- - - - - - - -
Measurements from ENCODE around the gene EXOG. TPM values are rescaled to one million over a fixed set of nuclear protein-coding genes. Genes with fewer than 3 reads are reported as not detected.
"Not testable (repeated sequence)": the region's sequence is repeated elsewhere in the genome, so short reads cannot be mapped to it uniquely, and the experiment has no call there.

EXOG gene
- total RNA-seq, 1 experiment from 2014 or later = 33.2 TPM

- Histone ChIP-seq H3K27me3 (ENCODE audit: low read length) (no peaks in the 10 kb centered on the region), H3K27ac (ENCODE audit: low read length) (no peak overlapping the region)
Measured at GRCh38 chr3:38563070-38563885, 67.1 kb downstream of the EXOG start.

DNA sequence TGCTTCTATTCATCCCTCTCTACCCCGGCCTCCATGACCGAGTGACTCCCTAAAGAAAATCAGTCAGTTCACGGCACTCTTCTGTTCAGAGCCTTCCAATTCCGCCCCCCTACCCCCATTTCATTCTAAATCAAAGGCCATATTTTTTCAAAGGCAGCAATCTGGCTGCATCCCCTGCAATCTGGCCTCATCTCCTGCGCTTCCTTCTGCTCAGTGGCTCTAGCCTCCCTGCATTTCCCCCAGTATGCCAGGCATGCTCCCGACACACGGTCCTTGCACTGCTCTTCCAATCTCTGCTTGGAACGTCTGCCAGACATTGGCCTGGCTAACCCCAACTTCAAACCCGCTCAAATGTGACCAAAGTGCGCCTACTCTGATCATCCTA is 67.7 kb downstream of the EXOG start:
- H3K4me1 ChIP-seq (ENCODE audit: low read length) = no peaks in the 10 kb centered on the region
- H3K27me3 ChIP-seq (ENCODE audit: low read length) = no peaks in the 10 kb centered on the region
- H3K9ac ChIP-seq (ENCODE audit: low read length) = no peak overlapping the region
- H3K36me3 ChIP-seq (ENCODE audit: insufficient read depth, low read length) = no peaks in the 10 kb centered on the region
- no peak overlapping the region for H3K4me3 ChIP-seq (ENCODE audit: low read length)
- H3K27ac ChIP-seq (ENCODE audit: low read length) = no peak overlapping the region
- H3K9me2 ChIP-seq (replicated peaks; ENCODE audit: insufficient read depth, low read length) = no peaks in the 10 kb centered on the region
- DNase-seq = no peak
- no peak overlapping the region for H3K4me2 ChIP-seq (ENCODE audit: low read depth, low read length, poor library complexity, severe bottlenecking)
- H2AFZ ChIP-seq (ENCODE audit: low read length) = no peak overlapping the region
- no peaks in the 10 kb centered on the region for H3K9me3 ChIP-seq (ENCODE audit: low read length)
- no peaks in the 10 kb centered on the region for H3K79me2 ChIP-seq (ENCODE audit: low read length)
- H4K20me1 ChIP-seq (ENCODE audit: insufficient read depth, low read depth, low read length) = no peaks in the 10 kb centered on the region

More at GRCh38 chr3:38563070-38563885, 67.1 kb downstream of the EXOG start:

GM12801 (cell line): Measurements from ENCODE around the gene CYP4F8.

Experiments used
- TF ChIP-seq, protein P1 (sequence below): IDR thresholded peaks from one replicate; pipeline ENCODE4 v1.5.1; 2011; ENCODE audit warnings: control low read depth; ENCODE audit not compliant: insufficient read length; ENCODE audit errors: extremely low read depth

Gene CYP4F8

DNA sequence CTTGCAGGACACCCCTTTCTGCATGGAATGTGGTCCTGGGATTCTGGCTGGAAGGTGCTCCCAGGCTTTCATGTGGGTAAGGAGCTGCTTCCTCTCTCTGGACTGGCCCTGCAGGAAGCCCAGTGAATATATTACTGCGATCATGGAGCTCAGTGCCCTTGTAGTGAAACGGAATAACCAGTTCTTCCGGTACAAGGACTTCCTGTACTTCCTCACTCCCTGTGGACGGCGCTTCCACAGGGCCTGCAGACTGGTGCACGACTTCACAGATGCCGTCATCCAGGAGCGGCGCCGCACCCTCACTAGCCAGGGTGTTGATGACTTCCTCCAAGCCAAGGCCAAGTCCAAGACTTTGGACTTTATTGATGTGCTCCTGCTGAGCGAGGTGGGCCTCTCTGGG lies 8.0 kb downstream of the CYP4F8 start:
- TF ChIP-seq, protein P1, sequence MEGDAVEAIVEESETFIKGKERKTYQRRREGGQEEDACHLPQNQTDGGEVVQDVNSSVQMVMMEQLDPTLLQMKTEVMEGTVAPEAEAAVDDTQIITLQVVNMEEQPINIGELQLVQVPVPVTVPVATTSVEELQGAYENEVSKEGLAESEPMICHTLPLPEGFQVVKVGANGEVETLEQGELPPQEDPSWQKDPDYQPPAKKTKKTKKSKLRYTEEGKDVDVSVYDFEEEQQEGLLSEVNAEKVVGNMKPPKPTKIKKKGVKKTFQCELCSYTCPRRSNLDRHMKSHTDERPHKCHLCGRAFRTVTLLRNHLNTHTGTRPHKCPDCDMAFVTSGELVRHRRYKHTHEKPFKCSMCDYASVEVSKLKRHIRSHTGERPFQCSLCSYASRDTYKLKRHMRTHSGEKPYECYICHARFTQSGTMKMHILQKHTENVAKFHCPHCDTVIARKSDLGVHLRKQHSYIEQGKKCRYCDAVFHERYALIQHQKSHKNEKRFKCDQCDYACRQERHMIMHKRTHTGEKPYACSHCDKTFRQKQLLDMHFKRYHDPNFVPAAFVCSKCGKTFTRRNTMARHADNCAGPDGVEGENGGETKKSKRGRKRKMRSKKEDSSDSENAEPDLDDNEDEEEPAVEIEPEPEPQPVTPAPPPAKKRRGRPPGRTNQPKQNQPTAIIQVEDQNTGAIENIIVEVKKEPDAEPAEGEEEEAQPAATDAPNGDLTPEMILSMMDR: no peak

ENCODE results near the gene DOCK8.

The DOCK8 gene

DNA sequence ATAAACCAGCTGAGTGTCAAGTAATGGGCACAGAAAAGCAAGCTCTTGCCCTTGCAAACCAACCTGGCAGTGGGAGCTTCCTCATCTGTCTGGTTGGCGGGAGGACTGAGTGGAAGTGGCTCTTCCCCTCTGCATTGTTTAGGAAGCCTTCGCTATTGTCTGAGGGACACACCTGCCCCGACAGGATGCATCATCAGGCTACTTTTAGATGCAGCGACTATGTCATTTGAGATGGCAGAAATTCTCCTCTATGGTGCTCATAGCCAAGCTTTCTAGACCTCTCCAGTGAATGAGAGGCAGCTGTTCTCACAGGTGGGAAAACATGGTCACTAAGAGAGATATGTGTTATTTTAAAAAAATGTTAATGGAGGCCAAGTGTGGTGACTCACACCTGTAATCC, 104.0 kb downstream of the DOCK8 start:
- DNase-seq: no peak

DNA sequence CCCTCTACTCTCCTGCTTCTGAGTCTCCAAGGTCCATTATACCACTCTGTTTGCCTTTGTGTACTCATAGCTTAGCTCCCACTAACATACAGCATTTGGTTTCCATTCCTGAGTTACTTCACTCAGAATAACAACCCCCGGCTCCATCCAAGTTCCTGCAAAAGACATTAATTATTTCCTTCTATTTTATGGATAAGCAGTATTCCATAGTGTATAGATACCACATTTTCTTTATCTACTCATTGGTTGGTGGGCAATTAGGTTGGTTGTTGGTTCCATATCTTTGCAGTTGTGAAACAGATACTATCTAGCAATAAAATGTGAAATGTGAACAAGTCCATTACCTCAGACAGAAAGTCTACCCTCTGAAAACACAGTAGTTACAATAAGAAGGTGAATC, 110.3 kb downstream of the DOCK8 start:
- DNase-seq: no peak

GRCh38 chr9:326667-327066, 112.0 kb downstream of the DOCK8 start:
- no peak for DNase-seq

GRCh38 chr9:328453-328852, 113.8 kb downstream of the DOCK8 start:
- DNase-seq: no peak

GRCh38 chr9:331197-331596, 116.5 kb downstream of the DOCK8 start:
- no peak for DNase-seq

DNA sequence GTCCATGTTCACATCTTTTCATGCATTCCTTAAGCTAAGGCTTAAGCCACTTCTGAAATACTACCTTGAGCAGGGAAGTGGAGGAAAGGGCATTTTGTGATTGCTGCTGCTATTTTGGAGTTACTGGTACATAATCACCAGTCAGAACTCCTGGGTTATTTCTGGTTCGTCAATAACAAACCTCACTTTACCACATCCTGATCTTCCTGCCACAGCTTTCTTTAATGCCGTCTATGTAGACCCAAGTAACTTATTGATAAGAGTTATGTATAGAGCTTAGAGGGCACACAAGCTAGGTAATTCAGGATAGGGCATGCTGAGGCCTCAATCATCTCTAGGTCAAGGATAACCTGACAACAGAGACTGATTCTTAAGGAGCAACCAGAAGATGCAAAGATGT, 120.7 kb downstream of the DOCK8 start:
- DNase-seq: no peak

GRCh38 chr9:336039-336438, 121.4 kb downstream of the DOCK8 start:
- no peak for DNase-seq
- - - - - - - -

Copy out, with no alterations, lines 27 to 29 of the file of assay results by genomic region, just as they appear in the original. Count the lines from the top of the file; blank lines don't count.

- TF ChIP-seq, protein P1, sequence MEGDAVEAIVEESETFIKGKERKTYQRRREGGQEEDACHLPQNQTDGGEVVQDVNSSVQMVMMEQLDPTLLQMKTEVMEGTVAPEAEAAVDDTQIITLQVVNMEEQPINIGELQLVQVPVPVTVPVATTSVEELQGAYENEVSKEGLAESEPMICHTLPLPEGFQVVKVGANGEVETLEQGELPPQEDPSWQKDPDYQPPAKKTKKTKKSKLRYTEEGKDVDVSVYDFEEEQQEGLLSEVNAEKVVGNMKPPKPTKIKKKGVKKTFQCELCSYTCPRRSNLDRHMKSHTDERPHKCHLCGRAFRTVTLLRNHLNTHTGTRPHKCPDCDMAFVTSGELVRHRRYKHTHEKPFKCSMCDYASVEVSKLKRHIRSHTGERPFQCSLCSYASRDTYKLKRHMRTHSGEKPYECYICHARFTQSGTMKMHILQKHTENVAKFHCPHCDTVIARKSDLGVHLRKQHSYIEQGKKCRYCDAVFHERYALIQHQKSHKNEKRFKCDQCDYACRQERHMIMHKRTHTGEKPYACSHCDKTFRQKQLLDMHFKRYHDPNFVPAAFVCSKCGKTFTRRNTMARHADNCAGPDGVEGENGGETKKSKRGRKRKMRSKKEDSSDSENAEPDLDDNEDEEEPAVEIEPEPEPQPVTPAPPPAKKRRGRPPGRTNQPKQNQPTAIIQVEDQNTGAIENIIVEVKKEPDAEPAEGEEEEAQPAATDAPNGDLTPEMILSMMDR: no peak

ENCODE results near the gene DOCK8.

The DOCK8 gene